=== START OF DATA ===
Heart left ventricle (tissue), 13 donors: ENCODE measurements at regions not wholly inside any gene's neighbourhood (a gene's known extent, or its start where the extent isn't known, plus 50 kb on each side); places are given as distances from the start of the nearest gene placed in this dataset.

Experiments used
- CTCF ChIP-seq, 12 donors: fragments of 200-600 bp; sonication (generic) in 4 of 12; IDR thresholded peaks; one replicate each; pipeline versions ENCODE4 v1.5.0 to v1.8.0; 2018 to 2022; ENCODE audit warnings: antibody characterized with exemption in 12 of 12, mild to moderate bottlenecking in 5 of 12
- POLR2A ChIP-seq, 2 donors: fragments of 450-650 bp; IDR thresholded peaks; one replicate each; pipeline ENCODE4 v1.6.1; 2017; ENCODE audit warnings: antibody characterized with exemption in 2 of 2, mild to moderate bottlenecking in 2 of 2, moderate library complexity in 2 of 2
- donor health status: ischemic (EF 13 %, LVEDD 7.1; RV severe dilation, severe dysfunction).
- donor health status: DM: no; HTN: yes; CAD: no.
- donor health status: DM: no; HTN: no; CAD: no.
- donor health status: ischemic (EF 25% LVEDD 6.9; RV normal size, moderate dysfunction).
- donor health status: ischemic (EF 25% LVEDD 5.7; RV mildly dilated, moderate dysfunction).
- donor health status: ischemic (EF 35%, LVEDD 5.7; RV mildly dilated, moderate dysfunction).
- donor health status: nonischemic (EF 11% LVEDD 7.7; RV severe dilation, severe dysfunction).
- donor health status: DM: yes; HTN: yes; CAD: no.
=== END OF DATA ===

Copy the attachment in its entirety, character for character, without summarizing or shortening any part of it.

Heart left ventricle (tissue), 13 donors: ENCODE measurements at regions not wholly inside any gene's neighbourhood (a gene's known extent, or its start where the extent isn't known, plus 50 kb on each side); places are given as distances from the start of the nearest gene placed in this dataset.

Experiments used
- CTCF ChIP-seq, 12 donors: fragments of 200-600 bp; sonication (generic) in 4 of 12; IDR thresholded peaks; one replicate each; pipeline versions ENCODE4 v1.5.0 to v1.8.0; 2018 to 2022; ENCODE audit warnings: antibody characterized with exemption in 12 of 12, mild to moderate bottlenecking in 5 of 12
- POLR2A ChIP-seq, 2 donors: fragments of 450-650 bp; IDR thresholded peaks; one replicate each; pipeline ENCODE4 v1.6.1; 2017; ENCODE audit warnings: antibody characterized with exemption in 2 of 2, mild to moderate bottlenecking in 2 of 2, moderate library complexity in 2 of 2
- donor health status: ischemic (EF 13 %, LVEDD 7.1; RV severe dilation, severe dysfunction).
- donor health status: DM: no; HTN: yes; CAD: no.
- donor health status: DM: no; HTN: no; CAD: no.
- donor health status: ischemic (EF 25% LVEDD 6.9; RV normal size, moderate dysfunction).
- donor health status: ischemic (EF 25% LVEDD 5.7; RV mildly dilated, moderate dysfunction).
- donor health status: ischemic (EF 35%, LVEDD 5.7; RV mildly dilated, moderate dysfunction).
- donor health status: nonischemic (EF 11% LVEDD 7.7; RV severe dilation, severe dysfunction).
- donor health status: DM: yes; HTN: yes; CAD: no.